Raspberry Pi is becoming more and more popular in education every day, but how can unfamiliar teachers begin using this technology in their work? Laura Dixon - Raspberry Pi expert, head of Computing at Royal High School and Computing At School author - was kind enough to answer some questions on the matter.
We asked Laura Dixon a series of questions in order to illustrate how teachers can go about implementing Raspberry Pi in their classrooms.
Schools are all under a significant obligation to provide certain information on their school websites these days. This is a bit of a problem for lots of schools in itself. The reality is that schools have to compete more and more on every level and having a website that is fresh, modern and regularly updated is key to your success.
A lot of UK teachers are having to look at how they can best teach this brand-new curriculum. Here, Leon Brown discusses the challenges that the computing curriculum raises, and how they can be turned into opportunities.
The specification of the new national curriculum for traditional subjects, such as maths and English, has the potential to cause headaches for teachers throughout the country, never mind the introduction of a whole new subject that the majority of teachers have never been involved with.
With computing soon to be taught in lieu of ICT, many teachers are keen to share advice and concerns with their peers. Miles Berry, author of Switched on Computing, talks about the fresh opportunities for creativity in the new curriculum, and shares some advice on how to take on these new challenges.
Whilst it’s easy to focus on the ‘core knowledge’ aspects of the new National Curriculum, creativity is an important dimension, and I think rightly so. The stated aims for the curriculum as a whole include engendering an appreciation for human creativity, and it’s hard to see this happening without some opportunity for pupils to work in this way. The computing programme of study speaks of pupils coming to understand and change the world through computational thinking and creativity, and includes, as one of its aims, that pupils become creative users of ICT.
When pupils and staff return to school in September, a new computing curriculum will begin. Jon Chippindall, a Year 5 teacher working in Manchester, discusses how teachers can make the most of the new setup.
[As seen in the February 2014 edition of our magazine]
As the countdown to computing continues, primary schools across the country are considering how best to redesign their ICT curriculum to incorporate the computer science elements of the new national curriculum, whilst maintaining valuable aspects of ICT.
Given that the new computing curriculum is coming into effect after the summer, we revisit an article the Code Club’s managing director Laura Kirsop, where she examines the importance of coding at school.
For the last two years, everyone’s been talking about learning to code. From Google chairman Eric Schmidt, to will.i.am and Barack Obama. But what is coding and why is it important for our kids to learn to do it?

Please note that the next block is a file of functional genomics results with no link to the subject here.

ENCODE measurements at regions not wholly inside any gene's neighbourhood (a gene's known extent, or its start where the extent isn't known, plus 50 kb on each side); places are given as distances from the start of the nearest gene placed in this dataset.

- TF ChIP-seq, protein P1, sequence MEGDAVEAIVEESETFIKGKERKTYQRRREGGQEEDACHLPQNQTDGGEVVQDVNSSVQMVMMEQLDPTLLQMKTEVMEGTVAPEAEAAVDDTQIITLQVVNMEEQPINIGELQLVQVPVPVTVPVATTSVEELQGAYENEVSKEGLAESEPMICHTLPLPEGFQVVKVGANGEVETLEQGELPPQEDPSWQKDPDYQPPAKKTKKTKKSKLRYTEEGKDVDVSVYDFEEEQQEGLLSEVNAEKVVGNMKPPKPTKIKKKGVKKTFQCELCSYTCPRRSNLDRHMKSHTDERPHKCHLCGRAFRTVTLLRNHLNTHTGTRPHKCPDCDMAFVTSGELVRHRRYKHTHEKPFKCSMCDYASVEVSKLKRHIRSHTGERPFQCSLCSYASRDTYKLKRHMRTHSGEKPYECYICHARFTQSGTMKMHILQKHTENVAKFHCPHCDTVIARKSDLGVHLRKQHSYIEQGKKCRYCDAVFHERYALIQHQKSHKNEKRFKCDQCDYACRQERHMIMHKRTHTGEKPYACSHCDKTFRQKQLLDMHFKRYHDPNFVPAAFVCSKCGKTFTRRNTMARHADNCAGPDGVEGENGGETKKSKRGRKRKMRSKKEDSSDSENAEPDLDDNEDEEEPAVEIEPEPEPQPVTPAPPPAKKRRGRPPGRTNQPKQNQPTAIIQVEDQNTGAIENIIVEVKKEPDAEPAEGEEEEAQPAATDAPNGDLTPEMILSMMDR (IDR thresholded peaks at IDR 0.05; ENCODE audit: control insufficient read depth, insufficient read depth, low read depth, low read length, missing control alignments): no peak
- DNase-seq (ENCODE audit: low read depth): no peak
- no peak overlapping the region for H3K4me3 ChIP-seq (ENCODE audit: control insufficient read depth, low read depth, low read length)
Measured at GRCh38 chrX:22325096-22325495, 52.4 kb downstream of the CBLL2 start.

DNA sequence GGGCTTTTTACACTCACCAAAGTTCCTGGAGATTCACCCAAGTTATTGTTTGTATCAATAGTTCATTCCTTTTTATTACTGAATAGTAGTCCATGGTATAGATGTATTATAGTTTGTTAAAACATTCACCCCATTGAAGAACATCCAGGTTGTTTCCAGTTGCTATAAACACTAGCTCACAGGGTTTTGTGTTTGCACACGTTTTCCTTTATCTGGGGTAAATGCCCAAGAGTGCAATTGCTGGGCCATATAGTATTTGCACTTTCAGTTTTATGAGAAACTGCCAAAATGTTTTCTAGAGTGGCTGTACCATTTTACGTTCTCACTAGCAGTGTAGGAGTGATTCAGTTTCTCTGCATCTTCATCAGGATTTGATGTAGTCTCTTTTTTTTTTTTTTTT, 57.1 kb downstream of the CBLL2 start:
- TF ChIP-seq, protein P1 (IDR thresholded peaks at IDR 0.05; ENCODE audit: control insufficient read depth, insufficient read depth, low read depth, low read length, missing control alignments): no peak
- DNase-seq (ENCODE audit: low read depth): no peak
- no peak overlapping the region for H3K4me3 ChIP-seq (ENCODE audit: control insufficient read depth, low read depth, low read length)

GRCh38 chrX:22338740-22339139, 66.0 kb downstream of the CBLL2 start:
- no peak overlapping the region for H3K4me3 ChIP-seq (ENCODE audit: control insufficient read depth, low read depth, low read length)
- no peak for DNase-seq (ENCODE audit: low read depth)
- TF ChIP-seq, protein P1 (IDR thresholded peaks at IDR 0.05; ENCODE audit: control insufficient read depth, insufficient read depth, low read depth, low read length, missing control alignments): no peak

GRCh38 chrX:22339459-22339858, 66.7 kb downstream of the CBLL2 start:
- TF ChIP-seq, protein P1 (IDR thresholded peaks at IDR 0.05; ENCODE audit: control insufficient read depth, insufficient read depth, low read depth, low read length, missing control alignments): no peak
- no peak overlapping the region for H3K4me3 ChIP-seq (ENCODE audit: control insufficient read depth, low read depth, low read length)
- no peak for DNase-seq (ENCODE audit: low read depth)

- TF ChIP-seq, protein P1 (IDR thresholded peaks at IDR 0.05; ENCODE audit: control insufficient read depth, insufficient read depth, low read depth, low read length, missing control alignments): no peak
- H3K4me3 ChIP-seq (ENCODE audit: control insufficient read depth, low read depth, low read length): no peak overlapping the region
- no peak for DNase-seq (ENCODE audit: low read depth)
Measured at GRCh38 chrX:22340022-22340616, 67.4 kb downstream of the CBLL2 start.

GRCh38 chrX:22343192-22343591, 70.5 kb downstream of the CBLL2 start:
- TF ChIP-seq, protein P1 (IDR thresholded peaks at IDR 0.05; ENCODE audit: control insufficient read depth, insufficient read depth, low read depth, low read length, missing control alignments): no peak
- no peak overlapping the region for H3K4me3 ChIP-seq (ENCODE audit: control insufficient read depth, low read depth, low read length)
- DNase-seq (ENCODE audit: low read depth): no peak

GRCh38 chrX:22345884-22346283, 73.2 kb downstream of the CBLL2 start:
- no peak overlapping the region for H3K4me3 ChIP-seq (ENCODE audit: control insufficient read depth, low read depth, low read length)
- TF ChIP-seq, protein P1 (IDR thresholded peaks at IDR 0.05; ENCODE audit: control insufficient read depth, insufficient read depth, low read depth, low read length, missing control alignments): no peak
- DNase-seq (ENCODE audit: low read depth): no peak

So what next in my hypothetical journey as a school's digital strategist? As a school we are beginning to embrace our TeachMeets and increasingly more staff are beginning to contribute to the meetings. The time slots have been fine tuned so that everyone can attend, no one feels left out, and those staff who previously may not have felt easy about sharing ideas can now be, at least, part of the process. The staff blog is up and running and through this medium we are now reaching the majority of the staff room.
I meet with schools all over the country regularly, and one of the recurring themes is the struggle for schools to effectively keep their websites up to date. Of course I’ll say that having a system that is easy to use helps enormously, but whatever system you have in place, or whichever method you use to keep your website up-to-date, by following a few steps that are quite straightforward you can have a website for your school that is engaging and keeps users coming back time and time again.
Mention Facebook to most school leaders and you will probably get an “Oh no!” type of reaction. The reality for many schools is that Facebook is nothing but trouble. From bullying to intimidation and concerns about privacy, the problems can be significant. And those issues can affect pupils, school staff and parents. Schools of course have a duty of care to ensure that pupils are aware of the potential problems when using social media. We tell children that they need to be at least 13 to have a profile on Facebook and they shouldn’t post photos online that they wouldn’t want their mom to see. As a school consultant, I am called upon to give advice around this potential minefield. This can include running online safety sessions for parents, pupils and teachers; I urge everyone to take a look at the brilliant materials CEOP have placed on www.thinkyouknow.co.uk.
Unless you've been hiding under a rock for the past year, you won’t have missed the changes to the National Curriculum that are taking place. These changes include a controversial shift in focus from ICT to computing. Starting from September this year, the National Curriculum will emphasise on empowering pupils to be the next generation of creators - not just passive consumers. The means to achieving this is teaching children to code.
The controversy hasn't stopped at the National Curriculum. The Government has recently put its weight behind the Year of Code campaign, with a launch that appears to have been criticised by everyone from educators to businesses. Myths abound on what programming is and isn't at the moment, but one fact is that computer programming isn't for everyone, just like art isn’t. There are, however, some great reasons to teach kids to code.